'Activists can stay out but order needs examination'
New Delhi: A day after student activists Natasha Narwal, Devangana Kalita and Asif Iqbal Tanha walked out of Tihar jail on the backs of a landmark Delhi High Court order granting them bail in the UAPA case related to the Delhi riots last year, the Supreme Court of India on Friday directed that this order cannot be used as a precedent by any party before any court.
However, the bench of Justices Hemant Gupta and V Ramasubramanian, while hearing the Delhi Police's challenge to the bail to the three students, clearly set down that it is not inclined to stay their bail as of now and send them to jail just yet, issuing notices to all three accused, returnable in four weeks. The matter will now be taken up in July.
Right-off-the-bat, Solicitor-General Tushar Mehta, for the Centre, called the Delhi High Court's orders "troubling and surprising" and said it could have "pan-India ramifications", seeking that it be stayed immediately lest other accused start approaching trial courts with this as a precedent.
"Trial court will have to entertain a discharge application and replace it with this judgement," Mehta submitted.
The Solicitor General argued that the Delhi riots took place when US President Donald Trump was visiting Delhi. He stated, "These are the statements of the witnesses and confessions of the accused…" He also said the Delhi High Court had turned UAPA "on its head", adding, "I'm serious when I make that submission."
Urging the court to stay the order, Additional Solicitor General Aman Lekhi, assisting Mehta, too intervened and argued that the said order has imputed an ambiguity in Section 15 (definition of a terrorist act) of UAPA which was not even argued before it.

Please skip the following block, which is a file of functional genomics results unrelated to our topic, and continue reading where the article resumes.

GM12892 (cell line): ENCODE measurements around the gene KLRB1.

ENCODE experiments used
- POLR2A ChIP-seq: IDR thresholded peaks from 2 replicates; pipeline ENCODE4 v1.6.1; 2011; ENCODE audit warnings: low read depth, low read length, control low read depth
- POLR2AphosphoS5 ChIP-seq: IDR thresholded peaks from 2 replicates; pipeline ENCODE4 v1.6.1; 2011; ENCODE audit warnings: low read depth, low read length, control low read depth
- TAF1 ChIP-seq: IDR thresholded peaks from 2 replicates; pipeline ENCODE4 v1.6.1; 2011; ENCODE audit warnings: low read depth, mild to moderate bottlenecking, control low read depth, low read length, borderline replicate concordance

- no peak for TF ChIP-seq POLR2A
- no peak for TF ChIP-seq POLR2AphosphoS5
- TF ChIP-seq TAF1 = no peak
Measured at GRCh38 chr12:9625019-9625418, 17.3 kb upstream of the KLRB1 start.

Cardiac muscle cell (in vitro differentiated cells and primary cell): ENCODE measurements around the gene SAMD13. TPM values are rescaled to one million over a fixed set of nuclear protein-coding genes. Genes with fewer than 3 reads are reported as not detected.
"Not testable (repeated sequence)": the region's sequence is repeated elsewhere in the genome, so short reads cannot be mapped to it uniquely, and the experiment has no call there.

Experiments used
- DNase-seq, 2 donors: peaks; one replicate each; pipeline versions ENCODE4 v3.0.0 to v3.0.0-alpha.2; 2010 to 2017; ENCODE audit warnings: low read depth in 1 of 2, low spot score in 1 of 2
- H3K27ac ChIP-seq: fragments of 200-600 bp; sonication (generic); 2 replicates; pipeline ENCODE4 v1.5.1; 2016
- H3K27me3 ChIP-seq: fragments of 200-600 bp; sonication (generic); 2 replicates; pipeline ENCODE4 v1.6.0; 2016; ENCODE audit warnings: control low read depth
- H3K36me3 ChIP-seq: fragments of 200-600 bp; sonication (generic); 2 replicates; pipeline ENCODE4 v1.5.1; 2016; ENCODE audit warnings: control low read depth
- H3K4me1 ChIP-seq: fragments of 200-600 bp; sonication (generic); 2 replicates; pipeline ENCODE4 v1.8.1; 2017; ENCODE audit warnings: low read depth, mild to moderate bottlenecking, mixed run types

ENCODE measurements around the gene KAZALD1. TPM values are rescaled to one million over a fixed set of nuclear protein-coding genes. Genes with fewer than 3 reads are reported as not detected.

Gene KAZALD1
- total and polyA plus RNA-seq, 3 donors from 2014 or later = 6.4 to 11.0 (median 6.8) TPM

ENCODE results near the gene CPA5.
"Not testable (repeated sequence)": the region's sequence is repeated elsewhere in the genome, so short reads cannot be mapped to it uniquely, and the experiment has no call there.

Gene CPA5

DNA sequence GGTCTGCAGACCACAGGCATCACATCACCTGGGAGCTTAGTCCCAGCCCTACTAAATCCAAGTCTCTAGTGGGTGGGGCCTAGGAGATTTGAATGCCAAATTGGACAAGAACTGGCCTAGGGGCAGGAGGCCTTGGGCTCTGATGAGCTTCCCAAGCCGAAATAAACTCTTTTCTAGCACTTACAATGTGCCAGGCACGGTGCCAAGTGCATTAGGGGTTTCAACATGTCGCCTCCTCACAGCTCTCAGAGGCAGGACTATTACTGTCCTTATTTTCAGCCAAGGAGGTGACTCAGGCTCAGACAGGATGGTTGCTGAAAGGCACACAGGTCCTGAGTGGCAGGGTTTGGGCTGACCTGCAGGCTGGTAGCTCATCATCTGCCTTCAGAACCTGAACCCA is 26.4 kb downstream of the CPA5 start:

Significantly, the Supreme Court bench noted that there several aspects of the order in question that need examination and hence notice had been issued in the matter. After Senior Advocate Kapil Sibal noted that this is a bail matter, the top court agreed and said that is precisely why certain aspects of the order must be looked into. It said, "We understand the way the Act has been interpreted and that's why we are issuing notice." However, when the bench pointed out that it can stay the effect of this order, it was Sibal who suggested that the court stay the use of it as precedent for the time being instead.
Moreover, the Delhi Police also told the court that the High Court observed that the police initially controlled the riots and so nothing happened and no offence under UAPA was established.
"...if I put a bomb somewhere and the bomb squad defuses the bomb, does it reduce the intensity of the offence?" Mehta asked the bench. "The court made wide-ranging observations when so many people died," SG Mehta said while urging the bench to stay the bail order.
"How does the right to protest include the right to kill and hurl bombs?...The protest was under a perceived belief that CAA was so and so...the lady who killed the former Prime Minister was also protesting against something," SG Mehta further argued while telling the bench to stay the order, without having the accused persons to surrender immediately.
Additionally, Sibal also raised an objection to the petition being filed under the name of DCP (Special Cell) Pramod Khushwaha. He asked as to what authority does the DCP have in filing the application on behalf of the state.
After hearing both parties, the division bench went on to hold that it is not inclined to interfere in the bail granted to the three accused at this stage and hence no immediate stay will be granted. It further ruled that the order will not be taken as a precedent by any of the parties in any of the courts from herein. After issuing notice to Narwal, Kalita and Tanha, the bench adjourned the matter which will now be heard in July.